Marco Rubio celebrates his 44th birthday in Las Vegas on Thursday and what better way than a fundraiser? Rubio is getting a hand from Rick Harrison of “Pawn Stars.”
The two bonded over lunch in Los Angeles recently. “The entire time I talked to him, all he wanted to talk about was people and he never mentioned the party once. Which was a really big deal to me," Harrison told Fox and Friends.
“This guy honestly cares about American people and free enterprise. … This guy wants to make it easier to do business. It will bring people out of poverty. It will do things for the economy, so I’m behind him.”
Rubio lived in Las Vegas for a number of years as a child.
What Marco Rubio and Jeb Bush are up to the week of May 25.
Rubio is attending fundraisers in Chicago and Texas on Tuesday and Wednesday then heads to Nevada on Thursday and Friday. Rubio turns 44 on Thursday and he’ll celebrate with a Las Vegas fundraiser hosted by Rick Harrison of “Pawn Stars” and Lt. Gov. Mark Hutchison, who his chairing Rubio’s effort in the state.
Bush will deliver a keynote speech Thursday before Republican groups in Bath, Mich. On Saturday, Bush will land in Nashville to address the Tennessee Republican Party’s annual Statesmen’s Dinner. We assume Bush will fit in time for fundraising during the week.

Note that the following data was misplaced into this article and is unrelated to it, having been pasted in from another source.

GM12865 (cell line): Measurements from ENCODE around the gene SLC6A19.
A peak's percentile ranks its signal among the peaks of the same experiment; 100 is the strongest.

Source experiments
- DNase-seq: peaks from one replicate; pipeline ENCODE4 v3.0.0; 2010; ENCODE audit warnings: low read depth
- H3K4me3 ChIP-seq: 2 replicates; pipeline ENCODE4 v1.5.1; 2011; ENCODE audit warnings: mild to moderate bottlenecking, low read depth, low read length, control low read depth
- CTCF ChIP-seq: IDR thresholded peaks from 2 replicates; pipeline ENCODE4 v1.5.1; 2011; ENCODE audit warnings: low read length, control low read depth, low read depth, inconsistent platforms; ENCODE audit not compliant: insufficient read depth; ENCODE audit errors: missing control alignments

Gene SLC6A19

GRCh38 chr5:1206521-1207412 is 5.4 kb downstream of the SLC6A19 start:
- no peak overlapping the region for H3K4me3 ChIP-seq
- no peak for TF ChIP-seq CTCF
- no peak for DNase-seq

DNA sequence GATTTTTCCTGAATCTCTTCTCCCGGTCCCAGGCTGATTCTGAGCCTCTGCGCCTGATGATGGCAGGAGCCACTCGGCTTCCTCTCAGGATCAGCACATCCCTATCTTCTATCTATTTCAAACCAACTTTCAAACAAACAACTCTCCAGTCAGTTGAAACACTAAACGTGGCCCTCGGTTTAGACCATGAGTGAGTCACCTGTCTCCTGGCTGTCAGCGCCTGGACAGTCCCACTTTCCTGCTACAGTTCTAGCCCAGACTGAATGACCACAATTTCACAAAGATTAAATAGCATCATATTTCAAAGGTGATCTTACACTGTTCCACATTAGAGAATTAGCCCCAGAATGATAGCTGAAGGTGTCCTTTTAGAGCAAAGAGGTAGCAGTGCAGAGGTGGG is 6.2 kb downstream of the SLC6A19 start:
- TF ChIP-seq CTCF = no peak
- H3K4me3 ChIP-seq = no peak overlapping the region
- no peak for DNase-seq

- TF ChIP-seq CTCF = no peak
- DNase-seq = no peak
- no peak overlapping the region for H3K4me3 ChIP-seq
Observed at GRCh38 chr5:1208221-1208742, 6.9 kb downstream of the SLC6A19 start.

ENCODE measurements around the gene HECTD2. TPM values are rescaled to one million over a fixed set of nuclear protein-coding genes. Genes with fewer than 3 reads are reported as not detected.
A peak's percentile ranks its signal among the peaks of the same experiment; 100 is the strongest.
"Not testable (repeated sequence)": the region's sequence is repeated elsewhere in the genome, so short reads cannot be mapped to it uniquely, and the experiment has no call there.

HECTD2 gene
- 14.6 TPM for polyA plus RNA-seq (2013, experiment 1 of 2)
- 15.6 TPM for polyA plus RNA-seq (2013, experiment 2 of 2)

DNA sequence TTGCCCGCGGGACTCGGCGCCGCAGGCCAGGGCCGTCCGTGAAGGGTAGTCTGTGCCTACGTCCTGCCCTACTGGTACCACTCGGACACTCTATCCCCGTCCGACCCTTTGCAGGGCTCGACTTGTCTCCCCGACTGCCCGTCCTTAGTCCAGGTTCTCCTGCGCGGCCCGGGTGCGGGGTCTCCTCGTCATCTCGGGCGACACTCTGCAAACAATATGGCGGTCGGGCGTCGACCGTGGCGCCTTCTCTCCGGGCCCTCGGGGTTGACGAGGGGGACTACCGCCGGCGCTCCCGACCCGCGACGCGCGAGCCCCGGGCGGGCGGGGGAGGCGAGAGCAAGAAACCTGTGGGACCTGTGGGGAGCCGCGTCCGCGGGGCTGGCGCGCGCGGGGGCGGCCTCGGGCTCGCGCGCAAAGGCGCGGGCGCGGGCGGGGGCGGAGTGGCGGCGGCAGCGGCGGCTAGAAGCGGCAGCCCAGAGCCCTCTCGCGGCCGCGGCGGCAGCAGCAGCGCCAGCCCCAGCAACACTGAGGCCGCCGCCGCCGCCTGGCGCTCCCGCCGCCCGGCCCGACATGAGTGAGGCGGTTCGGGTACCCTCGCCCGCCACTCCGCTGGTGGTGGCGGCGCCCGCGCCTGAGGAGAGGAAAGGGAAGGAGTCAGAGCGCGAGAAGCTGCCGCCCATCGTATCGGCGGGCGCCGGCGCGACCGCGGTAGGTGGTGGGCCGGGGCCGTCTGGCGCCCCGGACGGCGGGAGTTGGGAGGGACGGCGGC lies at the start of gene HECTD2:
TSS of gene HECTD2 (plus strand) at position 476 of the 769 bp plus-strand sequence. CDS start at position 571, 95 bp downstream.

The June 1 issue of New Yorker magazine explores potential Republican candidates for the 2016 presidential race. Here’s how the magazine describes it:
How many Republicans are running for President? It’s a trick question. Some of those who are clearly running—Jeb Bush, for example—are still pretending that they aren’t, mostly because declaring would change the fund-raising rules. And if you counted everyone who, against all evidence, takes himself (or herself) seriously as a candidate, the locker room depicted in Mark Ulriksen’s “Suiting Up,” this week’s cover, would look as crowded as the departures hall at Penn Station, and almost as disconcerting. As it is, Ulriksen presents seven contenders with seven varieties of preening.
And preening they are. Former Texas Gov. Rick Perry is represented by only a pair of black boots with his initials and a red, white, and blue outline of Texas. Here is how the others are described: …
KENNEBUNKPORT, Maine — Jeb Bush, who has a longtime relationship with this seaside town where generations of Bushes have vacationed, is having a house built for him at the family compound on Walker’s Point, with a wraparound porch and expansive views of the Atlantic Ocean.
The home, on a 1.3-acre site assessed by the town at $1.4 million, was initiated for him by his mother and father, who have tried to preserve the family ties to the picturesque property.
But as he tries to appeal to middle-class Americans in his likely Republican presidential campaign — and distinguish himself as his own man, distinct from the legacies of his father and brother — having a vacation home erected on a spit of land in coastal Maine could be a vivid reminder of the complications facing his campaign.